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Fractional resurfacing entails treatment of small areas of the skin, so-called microthermal treatment zones (MTZs), while sparing the remainder of the skin. This results in decreased adverse events and faster healing relative to traditional full-field resurfacing. Nonablative fractional resurfacing (NAFR), which allows even more rapid healing and less need for analgesia, is best for atrophic and mature scars. Ablative fractional resurfacing (AFR), in which the treated skin is fully vaporized, is more appropriate for improving hypertrophic scars and remains the mainstay for scar rehabilitation, including functional improvement of restrictive scars. Adverse events after fractional resurfacing are typically mild and include self-remitting erythema and edema. In selected cases, antibiotic or antiviral prophylaxis may be appropriate. The use of conservative settings can minimize the already low risk of postinflammatory hyperpigmentation or additional scarring.


Hypertrophic and restrictive scars occur when there is a disruption in the normal wound-healing process. Clinically, these scars can create a negative emotional and physical impact. Burn scars are particularly challenging, given that tissue damage can extend both far laterally and deep into the skin.1 Approximately 650,000 people sustain burns in the United States every year that require medical treatment.2 Around 22 million people currently live in the United States with disabilities from cutaneous burns.3

There are numerous treatment options that vary in their mechanism of action and in the degree to which they can improve the overall appearance and functionality of mature scars. These include intralesional 5-fluorouracil or corticosteroids, compression, dermabrasion, chemical peels, silicone gel sheeting, radiation, lasers, surgery, and interferon.1 More recently, laser therapy has been found to be helpful for improving the functional and cosmetic aspects of traumatic and burn scars. Various lasers have been used, including the pulsed dye laser (PDL) and fractional ablative lasers such as erbium:yttrium-aluminum-garnet (Er:YAG) and carbon dioxide (CO2). The latter 2 have been shown to improve the vascularity, pigmentation, and thickness of scars.4 Additionally, they may help improve atrophic scars and may also decrease tension to increase functionality.3 These improvements can lead to reduction in symptoms and a better clinical appearance.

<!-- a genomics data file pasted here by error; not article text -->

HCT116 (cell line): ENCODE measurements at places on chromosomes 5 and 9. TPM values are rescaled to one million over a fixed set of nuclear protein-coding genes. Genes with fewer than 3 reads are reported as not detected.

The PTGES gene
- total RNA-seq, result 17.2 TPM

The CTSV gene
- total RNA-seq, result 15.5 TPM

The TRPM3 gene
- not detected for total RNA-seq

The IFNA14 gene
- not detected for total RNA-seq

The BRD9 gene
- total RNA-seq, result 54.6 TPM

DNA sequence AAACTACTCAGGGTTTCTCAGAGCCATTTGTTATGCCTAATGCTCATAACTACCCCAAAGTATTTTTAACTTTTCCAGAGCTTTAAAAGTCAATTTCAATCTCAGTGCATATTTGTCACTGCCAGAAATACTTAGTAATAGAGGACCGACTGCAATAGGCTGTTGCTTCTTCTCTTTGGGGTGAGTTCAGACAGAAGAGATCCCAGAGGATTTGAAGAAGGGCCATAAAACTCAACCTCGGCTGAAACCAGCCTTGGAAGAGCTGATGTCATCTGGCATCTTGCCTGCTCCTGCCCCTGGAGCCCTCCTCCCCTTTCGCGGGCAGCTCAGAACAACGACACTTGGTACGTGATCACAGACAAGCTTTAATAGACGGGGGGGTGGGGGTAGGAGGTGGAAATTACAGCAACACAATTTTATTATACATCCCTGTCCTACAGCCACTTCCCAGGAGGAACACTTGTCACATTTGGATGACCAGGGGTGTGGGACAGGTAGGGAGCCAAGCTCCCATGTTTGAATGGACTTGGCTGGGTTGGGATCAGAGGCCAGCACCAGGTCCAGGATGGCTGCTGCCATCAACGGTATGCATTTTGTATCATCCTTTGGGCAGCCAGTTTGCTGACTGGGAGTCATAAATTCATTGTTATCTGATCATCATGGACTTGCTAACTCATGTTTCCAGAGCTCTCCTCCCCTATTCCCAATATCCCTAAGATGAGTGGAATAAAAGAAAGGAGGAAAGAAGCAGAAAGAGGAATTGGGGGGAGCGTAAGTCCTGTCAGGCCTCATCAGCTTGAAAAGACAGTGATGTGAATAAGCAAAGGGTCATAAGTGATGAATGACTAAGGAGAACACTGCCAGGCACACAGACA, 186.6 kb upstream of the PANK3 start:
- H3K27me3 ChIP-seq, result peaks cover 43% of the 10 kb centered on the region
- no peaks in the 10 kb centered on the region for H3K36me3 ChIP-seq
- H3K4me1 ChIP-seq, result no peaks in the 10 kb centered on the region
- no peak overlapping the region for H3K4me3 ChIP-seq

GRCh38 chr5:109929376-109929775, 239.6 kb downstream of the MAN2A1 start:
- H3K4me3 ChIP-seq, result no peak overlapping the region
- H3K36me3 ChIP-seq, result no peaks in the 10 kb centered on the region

Laser scar revision is based on the principle of controlled thermal injury to induce healing and remodeling in a specific area. The concept of fractional lasers originated many years ago but was formalized within the last decade.3 Since then, fractional laser technology has revolutionized the treatment of burn scars.4 Fractional lasers produce arrays of nonselective microscopic thermal damage zones (MTZs) throughout the epidermis and dermis2 (Fig. 10-1). Water absorption in the infrared wavelength causes tissue coagulation to occur, which permits increased depth of penetration while minimizing tissue injury.5 Deeper tissue penetration induces tissue contraction and tissue remodeling, including new collagen production. Histologic studies have shown that tissue remodeling continues ...

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